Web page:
7. Alright, so I have more thoughts on the subject. I was thinking about this “teaching for the money” thing as opposed to doing it for the kids. Of what I’ve seen, there are already many teachers doing it for the money even without a merit-pay plan. These teachers are mostly veteran teachers who spend their lunch hours complaining about their kids. These veteran teachers are making up to 90,000 a year due to yearly raises. Don’t tell me they are doing it for the love of the kids. Along this same point, I would argue that there will ALWAYS be teachers doing it for the money no matter the salary. Just because the salary is relatively low, this does not mean that teachers are teaching for the kids. And so, if the salary rises, does this mean that there will be MORE people who are teaching for the money, or would there be the same amount? I don’t think the teachers teaching for the right reasons will be scared away. I know I won’t.

  8. If I sounded like I was accusing you, I’m sorry. You wrote, “So, I believe that I’ll be even more motivated to be a great teacher because I know results will be acknowledged and rewarded.” I took that to mean that the combination of tangible and intangible would produce more acknowledgment and reward.

    I think I’m saying the same thing as the D.C. attorney. You never know about a principal. But in Rhee’s world, test scores could push your principal to all sorts of wierd behavior. When my daughter’s principal in NYC dropped some papers and my daughter tried to help her saying, “can I help you?”, the principal fired back, “Yeah, raise math scores.” So NYC just lost a talented Black woman from generational poverty to another inner city school system.

    In my experience, most of the really destructive policies of test prep, teach the test, intimidation, etc occurred when administrators were “running on fumes” exhausted and sleep-deprived to the point where they would do anything to comply. When our great young teachers are driven from our high-poverty school, in my experience, they spend weeks of crying, sleeplessness, and headaches before tossing it in and going to a lower poverty school. And when you are required to follow policies that are counter-productive you will dream about your students faces every night. (My blood pressure goes down when I enter the class, but I still dream nightly about the kids for the first third of the year at least, and when our kids our driven out of school by “accountability” I dream about the individual student/victim not Bush, Spellings, Rhee and the other perpetrators.)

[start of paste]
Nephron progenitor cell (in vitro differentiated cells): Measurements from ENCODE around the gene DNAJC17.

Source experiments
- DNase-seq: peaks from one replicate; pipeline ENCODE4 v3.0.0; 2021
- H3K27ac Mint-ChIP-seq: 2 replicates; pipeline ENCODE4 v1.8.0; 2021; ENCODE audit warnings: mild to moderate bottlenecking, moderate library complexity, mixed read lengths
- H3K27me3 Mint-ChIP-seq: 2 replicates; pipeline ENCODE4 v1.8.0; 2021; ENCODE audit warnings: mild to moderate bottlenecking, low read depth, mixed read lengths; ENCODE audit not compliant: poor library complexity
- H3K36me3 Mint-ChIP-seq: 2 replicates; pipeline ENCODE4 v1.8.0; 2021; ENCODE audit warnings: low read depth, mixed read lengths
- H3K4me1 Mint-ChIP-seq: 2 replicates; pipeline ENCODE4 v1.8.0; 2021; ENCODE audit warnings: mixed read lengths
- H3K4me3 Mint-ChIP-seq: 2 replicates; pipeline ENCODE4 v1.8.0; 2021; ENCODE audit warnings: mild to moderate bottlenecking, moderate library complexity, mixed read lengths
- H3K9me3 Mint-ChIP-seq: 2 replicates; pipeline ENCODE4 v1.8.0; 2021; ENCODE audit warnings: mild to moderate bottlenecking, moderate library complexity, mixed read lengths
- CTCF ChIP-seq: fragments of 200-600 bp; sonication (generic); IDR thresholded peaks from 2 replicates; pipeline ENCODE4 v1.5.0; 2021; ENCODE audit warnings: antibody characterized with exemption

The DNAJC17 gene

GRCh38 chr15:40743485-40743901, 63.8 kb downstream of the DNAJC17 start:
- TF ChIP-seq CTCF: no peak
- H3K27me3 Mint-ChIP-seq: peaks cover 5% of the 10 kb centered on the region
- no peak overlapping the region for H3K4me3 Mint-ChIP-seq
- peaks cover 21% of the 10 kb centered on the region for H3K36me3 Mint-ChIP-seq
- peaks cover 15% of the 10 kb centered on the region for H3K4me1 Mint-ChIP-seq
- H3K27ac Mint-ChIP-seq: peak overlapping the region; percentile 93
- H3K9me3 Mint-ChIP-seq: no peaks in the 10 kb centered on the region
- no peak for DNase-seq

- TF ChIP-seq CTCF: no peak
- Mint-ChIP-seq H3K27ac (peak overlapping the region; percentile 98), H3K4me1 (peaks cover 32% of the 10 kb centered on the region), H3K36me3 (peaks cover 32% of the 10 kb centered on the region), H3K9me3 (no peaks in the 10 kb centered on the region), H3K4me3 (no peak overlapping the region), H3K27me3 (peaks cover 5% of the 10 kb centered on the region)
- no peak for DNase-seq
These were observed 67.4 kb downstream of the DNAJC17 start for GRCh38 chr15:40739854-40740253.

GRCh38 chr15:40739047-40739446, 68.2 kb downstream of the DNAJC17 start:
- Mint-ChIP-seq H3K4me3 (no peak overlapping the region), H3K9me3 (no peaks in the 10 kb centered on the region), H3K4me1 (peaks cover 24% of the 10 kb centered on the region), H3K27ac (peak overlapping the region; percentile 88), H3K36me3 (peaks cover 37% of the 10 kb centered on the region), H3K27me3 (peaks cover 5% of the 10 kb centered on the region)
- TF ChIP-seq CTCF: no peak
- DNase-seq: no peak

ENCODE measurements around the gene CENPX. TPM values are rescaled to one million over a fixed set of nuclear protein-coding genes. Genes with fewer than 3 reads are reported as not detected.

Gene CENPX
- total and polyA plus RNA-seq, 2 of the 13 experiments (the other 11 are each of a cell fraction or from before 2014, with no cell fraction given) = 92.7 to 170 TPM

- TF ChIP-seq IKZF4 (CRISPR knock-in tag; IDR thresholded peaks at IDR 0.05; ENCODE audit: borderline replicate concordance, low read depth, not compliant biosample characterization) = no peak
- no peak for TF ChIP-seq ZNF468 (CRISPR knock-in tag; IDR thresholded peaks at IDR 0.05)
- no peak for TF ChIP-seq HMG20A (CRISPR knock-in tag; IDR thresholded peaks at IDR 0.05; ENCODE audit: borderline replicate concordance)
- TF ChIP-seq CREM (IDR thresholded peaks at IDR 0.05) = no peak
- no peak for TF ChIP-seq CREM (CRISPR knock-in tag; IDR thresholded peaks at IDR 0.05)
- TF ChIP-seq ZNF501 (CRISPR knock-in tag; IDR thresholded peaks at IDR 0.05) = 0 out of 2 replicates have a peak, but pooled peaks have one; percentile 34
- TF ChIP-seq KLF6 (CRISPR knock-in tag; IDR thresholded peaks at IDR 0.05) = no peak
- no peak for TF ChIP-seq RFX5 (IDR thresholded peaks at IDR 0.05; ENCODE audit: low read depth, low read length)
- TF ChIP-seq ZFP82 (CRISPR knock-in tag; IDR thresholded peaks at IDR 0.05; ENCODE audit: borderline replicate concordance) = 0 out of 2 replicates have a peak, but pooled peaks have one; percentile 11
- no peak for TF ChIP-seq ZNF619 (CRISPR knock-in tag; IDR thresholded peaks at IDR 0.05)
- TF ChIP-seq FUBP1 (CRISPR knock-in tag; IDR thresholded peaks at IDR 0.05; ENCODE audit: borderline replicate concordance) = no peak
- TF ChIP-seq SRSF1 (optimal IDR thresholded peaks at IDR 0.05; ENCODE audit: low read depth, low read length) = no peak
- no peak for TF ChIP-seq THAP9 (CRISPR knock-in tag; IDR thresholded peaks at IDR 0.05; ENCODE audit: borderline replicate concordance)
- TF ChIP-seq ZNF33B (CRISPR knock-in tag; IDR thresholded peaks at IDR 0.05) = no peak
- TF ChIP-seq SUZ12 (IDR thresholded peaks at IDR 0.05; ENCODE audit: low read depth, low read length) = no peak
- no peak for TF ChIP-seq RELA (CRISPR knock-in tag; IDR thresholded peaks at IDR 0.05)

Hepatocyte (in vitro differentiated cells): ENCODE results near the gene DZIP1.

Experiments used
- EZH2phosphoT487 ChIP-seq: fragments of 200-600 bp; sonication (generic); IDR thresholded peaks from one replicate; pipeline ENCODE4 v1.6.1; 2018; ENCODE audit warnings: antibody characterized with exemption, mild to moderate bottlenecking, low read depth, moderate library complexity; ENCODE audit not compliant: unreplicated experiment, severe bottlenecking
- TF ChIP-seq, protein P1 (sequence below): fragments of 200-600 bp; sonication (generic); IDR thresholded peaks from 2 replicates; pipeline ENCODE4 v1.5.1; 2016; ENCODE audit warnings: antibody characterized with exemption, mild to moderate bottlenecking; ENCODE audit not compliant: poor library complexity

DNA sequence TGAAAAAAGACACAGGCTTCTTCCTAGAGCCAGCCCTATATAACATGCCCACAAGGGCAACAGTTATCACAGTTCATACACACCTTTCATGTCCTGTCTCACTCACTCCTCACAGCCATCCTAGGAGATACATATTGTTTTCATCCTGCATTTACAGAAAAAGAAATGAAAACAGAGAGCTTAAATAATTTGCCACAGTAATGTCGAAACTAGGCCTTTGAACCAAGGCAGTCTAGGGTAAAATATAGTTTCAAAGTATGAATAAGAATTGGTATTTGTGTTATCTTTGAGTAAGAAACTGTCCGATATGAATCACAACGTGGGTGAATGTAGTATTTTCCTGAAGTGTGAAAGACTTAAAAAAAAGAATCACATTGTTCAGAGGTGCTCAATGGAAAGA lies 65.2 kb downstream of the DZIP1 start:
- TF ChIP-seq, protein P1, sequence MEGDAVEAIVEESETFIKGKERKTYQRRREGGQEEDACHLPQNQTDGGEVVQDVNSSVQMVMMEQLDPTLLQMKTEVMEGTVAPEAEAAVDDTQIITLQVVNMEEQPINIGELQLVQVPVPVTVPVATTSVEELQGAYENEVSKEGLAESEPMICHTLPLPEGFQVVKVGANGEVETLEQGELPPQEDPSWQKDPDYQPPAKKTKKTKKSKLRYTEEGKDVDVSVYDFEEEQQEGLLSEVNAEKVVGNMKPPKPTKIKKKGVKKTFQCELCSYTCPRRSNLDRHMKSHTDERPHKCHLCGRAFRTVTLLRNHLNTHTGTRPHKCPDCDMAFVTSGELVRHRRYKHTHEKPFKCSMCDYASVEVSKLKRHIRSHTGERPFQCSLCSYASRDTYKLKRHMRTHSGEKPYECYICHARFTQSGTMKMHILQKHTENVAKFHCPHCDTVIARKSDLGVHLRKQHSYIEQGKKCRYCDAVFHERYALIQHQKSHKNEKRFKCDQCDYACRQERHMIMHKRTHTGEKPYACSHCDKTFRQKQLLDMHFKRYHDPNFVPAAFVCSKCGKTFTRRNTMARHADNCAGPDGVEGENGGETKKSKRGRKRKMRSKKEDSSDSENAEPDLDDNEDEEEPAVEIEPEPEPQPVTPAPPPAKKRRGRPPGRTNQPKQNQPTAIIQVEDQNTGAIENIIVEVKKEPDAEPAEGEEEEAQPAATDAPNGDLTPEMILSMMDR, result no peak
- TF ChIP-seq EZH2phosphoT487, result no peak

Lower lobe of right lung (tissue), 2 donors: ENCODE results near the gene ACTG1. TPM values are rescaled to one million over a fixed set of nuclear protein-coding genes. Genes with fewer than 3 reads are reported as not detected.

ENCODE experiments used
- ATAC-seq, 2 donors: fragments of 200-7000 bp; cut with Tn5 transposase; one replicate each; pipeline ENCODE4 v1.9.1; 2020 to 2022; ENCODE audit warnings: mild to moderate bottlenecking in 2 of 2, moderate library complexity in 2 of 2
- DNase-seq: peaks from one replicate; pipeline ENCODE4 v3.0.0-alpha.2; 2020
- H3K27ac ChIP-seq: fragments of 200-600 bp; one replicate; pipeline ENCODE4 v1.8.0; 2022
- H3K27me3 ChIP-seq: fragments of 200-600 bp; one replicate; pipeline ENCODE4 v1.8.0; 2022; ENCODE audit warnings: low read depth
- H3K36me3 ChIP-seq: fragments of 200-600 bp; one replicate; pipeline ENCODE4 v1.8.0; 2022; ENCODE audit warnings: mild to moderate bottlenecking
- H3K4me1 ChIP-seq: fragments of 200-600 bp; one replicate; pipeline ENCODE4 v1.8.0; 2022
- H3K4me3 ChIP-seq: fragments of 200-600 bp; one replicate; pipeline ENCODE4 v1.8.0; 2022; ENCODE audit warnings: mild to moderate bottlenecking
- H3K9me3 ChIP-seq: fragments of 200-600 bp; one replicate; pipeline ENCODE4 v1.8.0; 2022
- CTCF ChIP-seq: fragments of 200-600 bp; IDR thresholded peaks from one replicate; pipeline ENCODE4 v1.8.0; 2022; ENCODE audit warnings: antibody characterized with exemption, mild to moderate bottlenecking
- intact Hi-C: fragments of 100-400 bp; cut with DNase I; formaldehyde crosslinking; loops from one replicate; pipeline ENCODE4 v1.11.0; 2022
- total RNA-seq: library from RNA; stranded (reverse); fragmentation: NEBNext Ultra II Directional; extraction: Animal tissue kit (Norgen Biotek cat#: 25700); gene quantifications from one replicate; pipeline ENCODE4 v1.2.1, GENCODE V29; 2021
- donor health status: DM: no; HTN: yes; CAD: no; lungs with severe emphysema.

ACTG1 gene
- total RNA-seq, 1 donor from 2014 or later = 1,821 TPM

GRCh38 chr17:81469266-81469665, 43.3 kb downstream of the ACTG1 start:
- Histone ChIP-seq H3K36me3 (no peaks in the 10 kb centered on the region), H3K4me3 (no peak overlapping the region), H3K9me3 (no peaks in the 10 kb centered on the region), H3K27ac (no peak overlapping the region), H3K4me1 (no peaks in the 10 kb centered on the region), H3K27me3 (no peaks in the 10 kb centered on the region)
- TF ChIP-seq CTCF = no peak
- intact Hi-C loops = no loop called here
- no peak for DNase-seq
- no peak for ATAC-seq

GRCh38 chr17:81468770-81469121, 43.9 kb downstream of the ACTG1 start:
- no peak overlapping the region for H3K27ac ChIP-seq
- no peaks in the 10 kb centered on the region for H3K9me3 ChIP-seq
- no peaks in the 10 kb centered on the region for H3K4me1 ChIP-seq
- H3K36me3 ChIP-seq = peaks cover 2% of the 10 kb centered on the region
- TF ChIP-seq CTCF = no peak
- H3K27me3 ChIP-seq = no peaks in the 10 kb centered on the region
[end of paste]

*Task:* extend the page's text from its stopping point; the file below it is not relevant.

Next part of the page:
So, no I didn’t mean to say that “the system” will use money to turn you into a sell-out. It will use your own best qualities to push yourself further than is healthy for you or beneficial for your students. And if people like Rhee win …

    I’ve had plenty of conversations with principals who usually have laudable reasons for working the 80, 90, or more hour a week job. You can’t tell me that they aren’t cutting years off their life. Every spring, one will have a heart attack or a comparable stress-related health emergency. And there is research to back it up. The jobs that produce the most stress are the jobs where you have the least control. I’m not trying to discourage you, but if you want to serve your students well, you’ll have to learn what you can control and what you can’t. Good luck on learning that lesson in a healthy way if you try to do it without a union. Unions aren’t perfect, but they are absolutely necessary to sustain the people who sustain an educational system.

  9. That sounds very reasonable John. I really just want to do what is best for the kids, as absolutely cliche as the statement is. I’ll learn as I go, and I’ll try to keep myself healthy. If I’m not healthy, how am I supposed to help the kids? I’m already thinking about some sort of relaxation retreat in the Thanksgiving area. Anyway, I’m really curious about how this will play out. I’m teaching in DC no matter what happens because no matter how much Rhee changes, the same kids will be in the classroom desperately waiting to be taught.